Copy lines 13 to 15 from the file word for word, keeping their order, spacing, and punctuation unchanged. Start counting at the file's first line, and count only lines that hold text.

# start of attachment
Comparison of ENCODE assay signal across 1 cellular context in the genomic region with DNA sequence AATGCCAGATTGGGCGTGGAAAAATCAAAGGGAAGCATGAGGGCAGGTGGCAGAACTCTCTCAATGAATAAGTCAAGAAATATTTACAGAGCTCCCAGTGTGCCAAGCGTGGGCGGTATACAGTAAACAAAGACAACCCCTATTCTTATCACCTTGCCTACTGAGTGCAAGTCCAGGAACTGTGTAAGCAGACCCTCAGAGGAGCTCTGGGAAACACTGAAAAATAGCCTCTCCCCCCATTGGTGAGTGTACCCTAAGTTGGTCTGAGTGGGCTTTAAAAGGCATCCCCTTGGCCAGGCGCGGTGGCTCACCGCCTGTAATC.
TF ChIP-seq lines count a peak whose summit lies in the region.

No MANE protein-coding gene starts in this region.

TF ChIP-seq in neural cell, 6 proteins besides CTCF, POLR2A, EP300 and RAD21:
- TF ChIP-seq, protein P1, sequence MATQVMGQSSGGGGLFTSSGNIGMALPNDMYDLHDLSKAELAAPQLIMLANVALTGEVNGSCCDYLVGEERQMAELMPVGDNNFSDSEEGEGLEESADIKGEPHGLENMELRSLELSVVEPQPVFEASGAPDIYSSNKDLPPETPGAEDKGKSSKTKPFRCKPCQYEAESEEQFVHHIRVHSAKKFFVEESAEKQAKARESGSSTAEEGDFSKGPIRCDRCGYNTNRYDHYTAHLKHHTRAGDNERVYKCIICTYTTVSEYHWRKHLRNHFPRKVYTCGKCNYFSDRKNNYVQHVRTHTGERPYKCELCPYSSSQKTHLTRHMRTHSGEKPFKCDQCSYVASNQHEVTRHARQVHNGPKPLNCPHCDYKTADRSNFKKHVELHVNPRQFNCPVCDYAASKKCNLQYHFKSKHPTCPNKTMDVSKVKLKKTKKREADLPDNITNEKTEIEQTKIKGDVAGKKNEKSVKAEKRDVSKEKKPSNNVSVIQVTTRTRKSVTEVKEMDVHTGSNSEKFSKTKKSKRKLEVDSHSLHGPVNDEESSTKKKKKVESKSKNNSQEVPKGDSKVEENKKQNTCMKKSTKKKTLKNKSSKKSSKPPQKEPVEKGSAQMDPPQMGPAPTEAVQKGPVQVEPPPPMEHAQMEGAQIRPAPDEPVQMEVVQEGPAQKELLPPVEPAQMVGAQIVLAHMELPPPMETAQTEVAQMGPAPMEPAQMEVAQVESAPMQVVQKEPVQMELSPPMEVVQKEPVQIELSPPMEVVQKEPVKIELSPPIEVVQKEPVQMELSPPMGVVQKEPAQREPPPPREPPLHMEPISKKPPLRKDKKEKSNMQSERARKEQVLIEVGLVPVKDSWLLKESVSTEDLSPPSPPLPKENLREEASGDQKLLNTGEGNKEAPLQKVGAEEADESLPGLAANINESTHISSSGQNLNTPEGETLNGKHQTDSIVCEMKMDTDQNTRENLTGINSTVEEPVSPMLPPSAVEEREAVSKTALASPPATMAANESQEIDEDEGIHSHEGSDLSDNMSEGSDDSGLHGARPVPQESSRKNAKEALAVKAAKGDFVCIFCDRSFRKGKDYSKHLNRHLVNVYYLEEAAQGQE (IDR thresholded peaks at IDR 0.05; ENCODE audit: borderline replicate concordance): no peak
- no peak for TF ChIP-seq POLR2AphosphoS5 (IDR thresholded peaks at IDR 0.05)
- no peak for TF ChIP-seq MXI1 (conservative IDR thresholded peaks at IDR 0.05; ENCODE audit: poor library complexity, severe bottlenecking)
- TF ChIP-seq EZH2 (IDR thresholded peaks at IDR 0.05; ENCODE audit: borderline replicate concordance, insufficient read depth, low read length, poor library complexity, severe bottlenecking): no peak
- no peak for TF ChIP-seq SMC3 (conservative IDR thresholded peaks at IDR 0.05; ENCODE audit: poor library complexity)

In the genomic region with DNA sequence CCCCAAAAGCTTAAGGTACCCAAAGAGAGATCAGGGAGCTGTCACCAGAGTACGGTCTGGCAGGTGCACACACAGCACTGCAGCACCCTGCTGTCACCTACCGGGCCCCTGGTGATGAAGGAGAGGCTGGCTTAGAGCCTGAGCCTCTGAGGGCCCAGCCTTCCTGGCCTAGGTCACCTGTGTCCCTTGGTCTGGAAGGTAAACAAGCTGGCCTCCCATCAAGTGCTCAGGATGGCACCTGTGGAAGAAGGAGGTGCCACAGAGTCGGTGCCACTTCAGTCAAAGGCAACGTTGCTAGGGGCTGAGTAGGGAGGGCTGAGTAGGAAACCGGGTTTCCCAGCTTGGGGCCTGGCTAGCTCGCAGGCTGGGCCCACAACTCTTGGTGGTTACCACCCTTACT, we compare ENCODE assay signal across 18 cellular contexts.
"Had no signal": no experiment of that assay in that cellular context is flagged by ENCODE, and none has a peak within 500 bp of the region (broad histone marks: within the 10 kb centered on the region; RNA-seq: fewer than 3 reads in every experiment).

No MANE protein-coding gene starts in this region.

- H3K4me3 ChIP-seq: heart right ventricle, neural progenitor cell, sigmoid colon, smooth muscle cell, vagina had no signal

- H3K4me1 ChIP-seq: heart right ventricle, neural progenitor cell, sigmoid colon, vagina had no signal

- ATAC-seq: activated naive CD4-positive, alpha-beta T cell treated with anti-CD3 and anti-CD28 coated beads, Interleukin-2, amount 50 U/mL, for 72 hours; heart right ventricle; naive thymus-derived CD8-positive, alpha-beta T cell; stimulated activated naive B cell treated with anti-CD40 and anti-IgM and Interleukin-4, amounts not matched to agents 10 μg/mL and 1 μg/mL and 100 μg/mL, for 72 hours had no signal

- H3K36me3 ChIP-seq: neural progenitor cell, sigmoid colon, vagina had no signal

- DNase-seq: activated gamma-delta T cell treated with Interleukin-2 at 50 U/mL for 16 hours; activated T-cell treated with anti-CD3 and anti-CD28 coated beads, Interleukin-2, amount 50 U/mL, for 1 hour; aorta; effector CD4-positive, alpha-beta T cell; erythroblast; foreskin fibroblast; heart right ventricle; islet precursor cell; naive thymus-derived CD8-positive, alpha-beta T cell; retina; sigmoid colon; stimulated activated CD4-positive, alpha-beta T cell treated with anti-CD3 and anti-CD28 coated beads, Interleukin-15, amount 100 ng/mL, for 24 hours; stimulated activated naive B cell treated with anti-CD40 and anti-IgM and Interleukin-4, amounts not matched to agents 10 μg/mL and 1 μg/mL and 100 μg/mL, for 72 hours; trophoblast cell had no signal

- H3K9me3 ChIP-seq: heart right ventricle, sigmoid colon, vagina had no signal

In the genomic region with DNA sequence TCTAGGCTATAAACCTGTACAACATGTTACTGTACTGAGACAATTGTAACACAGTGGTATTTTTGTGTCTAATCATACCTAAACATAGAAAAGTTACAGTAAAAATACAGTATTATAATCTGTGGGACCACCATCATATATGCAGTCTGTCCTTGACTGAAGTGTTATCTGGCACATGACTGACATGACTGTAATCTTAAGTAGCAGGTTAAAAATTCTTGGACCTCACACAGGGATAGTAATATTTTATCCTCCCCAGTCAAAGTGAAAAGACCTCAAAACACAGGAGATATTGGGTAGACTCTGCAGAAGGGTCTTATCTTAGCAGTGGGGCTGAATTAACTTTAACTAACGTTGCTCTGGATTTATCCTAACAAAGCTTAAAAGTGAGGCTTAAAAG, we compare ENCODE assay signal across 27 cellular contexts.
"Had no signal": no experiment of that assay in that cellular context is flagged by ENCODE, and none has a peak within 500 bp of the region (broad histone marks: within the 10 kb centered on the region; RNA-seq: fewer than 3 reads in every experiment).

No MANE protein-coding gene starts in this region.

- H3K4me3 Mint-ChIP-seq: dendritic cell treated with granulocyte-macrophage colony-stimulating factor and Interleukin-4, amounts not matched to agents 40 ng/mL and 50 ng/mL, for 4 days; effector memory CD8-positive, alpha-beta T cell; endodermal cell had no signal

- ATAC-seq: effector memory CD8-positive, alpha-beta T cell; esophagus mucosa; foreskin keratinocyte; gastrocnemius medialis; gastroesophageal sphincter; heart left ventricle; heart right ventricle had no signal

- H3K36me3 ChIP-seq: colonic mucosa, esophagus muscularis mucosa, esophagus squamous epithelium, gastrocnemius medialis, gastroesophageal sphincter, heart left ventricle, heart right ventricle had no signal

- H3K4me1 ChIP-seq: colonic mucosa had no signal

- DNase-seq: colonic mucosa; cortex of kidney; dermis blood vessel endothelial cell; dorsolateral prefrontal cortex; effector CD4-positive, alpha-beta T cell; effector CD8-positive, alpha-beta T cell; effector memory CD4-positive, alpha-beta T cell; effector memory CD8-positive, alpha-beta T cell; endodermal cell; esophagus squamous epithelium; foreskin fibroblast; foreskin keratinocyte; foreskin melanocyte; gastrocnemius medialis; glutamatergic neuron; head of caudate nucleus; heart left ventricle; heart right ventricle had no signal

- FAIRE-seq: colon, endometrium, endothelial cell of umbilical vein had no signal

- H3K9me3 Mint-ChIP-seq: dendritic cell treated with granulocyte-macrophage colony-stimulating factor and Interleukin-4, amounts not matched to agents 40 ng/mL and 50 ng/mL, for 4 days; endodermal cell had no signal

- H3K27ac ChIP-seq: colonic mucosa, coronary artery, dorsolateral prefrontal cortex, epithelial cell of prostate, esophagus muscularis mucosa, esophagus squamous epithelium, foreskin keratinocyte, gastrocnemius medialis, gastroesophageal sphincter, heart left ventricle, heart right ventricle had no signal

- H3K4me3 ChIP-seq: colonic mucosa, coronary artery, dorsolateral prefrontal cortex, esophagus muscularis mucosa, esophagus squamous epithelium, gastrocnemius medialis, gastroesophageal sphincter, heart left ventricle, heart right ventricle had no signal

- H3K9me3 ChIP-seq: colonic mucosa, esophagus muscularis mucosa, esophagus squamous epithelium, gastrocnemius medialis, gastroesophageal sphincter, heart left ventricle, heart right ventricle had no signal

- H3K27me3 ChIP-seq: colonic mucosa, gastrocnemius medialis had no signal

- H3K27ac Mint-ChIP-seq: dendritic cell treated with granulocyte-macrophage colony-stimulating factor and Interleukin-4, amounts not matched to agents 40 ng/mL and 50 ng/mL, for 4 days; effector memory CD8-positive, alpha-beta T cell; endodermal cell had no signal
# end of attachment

- H3K4me3 ChIP-seq: heart right ventricle, neural progenitor cell, sigmoid colon, smooth muscle cell, vagina had no signal

- H3K4me1 ChIP-seq: heart right ventricle, neural progenitor cell, sigmoid colon, vagina had no signal

- ATAC-seq: activated naive CD4-positive, alpha-beta T cell treated with anti-CD3 and anti-CD28 coated beads, Interleukin-2, amount 50 U/mL, for 72 hours; heart right ventricle; naive thymus-derived CD8-positive, alpha-beta T cell; stimulated activated naive B cell treated with anti-CD40 and anti-IgM and Interleukin-4, amounts not matched to agents 10 μg/mL and 1 μg/mL and 100 μg/mL, for 72 hours had no signal